I have also lived regionally, living in Buladellah while I was at MidCoast Council followed by Newcastle while I’ve been at Beca Hunter H2O. I’m grateful to an extent that I don’t live in a major metropolitan area, as I find regional living more relaxing. 

Q: What is the most difficult thing about working in a regional area?
I find that this question is the hardest one. I think the most difficult thing with regional areas is the importance of developing those relationships with those communities. You need to explain what a solution might be to a problem they’re having, without just providing ‘ready-made solutions’. You also need to ensure they’re on board and supportive of the proposed solution. Communication is key to ensuring you provide the right solutions, and speaking to the community helps to avoid this. Especially in instances where there are problems that the data available doesn’t highlight.

Distance can be an issue, but there are little things about regional living that I can appreciate. When I worked at MidCoast Council I would travel about an hour a day to get to work. But sometimes when I left for work in the morning, at a certain time the sun would hit the grass at a certain angle and reflect the dew on the grass, making it appear pink. It was a beautiful sight and made me appreciate regional living. Plus with audio books, long drives are much more enjoyable.

Q: What moment/achievement are you most proud of in your professional career?
Doing my PhD has been my most proud moment so far. It has been a long slog and I still have a little bit to go, but I’m proud of the work I’ve done. It’s massive, and a lot of late nights and weekends have gone into it. Once I’ve completed it, I can be proud of it, and I think it has the potential to show the impact that we can have on the environment and how we have changed the operation of that ecosystem. In the end, we can look at where the environment is now, and how we can improve it moving forward.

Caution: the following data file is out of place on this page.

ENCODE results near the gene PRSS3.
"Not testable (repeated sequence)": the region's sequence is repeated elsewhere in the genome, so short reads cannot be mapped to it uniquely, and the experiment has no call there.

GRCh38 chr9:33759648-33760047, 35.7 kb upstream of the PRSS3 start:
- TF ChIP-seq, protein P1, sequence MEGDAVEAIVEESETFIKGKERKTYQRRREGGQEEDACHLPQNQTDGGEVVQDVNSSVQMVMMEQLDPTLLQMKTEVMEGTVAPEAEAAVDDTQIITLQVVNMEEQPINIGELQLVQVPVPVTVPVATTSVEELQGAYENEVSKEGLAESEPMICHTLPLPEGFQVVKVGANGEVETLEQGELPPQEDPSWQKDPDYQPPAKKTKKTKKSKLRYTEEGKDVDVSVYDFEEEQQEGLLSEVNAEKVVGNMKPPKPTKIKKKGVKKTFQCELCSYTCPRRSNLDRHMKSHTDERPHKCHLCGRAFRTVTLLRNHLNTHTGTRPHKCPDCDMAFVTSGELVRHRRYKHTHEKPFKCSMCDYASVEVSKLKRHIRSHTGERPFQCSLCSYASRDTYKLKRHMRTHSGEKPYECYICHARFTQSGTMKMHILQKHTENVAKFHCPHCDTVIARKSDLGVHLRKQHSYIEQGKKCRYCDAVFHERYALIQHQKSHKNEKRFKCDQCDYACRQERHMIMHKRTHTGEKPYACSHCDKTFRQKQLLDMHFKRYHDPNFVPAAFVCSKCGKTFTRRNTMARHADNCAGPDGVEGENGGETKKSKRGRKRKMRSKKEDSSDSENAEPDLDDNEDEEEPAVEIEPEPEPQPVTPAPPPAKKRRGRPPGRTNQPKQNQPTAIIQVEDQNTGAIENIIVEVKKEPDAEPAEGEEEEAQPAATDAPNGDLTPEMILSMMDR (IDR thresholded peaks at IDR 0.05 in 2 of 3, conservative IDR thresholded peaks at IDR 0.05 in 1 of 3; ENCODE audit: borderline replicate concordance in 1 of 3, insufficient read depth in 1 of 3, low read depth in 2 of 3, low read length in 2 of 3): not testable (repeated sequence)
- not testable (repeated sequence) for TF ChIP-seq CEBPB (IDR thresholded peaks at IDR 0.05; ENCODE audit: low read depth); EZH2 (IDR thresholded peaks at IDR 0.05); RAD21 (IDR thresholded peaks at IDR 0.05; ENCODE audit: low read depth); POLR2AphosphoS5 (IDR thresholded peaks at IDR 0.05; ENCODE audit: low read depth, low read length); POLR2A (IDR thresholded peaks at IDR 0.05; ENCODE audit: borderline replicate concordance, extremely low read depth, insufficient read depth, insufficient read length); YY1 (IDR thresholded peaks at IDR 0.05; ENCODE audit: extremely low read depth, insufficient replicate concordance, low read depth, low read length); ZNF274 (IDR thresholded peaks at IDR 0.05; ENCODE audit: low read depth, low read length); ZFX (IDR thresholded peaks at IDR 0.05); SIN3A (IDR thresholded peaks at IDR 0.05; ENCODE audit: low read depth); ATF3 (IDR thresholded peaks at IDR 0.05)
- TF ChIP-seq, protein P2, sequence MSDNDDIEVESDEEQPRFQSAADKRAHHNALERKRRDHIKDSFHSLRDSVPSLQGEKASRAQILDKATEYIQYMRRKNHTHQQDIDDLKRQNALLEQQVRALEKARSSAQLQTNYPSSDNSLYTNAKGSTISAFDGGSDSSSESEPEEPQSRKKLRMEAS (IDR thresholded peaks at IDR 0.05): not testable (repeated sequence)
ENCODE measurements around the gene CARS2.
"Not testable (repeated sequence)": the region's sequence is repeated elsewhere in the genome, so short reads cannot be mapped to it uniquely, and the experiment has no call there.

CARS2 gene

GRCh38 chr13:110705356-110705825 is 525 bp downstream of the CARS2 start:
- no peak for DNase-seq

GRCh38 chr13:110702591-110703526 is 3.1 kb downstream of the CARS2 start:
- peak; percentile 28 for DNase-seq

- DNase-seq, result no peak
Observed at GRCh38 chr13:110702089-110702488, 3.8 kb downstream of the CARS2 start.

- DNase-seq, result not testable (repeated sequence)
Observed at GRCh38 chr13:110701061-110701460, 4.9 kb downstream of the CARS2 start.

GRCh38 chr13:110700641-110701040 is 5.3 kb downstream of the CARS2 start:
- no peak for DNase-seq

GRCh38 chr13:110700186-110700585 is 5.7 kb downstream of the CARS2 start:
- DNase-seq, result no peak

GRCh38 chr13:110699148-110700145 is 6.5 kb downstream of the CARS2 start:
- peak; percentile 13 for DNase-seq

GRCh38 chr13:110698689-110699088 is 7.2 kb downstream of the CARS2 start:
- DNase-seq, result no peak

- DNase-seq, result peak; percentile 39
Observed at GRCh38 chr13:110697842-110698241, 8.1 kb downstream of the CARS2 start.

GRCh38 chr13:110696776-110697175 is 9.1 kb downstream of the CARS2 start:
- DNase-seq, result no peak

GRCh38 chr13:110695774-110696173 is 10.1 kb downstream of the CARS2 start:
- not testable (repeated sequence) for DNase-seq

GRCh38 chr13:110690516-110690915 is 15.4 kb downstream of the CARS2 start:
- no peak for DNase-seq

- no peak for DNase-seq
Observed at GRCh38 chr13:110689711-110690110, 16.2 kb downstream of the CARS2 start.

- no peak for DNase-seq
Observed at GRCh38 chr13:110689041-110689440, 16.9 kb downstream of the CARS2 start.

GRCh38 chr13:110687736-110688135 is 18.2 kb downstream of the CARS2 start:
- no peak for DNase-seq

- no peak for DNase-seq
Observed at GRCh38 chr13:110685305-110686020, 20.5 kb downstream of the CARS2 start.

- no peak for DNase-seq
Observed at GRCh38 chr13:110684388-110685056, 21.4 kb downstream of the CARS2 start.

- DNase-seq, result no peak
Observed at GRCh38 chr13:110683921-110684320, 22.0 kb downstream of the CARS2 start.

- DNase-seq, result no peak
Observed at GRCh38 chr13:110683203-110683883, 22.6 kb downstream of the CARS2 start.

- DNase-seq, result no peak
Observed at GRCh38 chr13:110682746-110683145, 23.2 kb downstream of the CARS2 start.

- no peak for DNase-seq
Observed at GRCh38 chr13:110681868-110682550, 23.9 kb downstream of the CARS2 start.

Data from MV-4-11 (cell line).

Q: If you could go back five years, what advice would you give yourself?
I have a couple of things that I would say. Firstly, you will have big years and small years. The small years will give you the breathing room to prepare for the big years and help you get through them. That might mean one step back to take three steps forward. 

I would also note that you need to manage that as an expectation. That includes from a mental health perspective – it’s important to check in on yourself and ensure you don’t dip too much. We expect to achieve all these things, but the first thing to drop generally is your mental health. With the past couple of years and the Covid pandemic burnout has been pretty prevalent. I myself have had a few bad years where my mental health dropped, and I’ve had to focus to get it back. You always perform at your best when your mental health is in check.

Regional YWP’s are making a difference in their local areas and the industry as a whole. If you are a YWP living, working, or studying in a regional area and would like to get involved or share your story, please contact your YWP Committee Regional Representatives:
Trevor Sultana |
Brendan Dagg |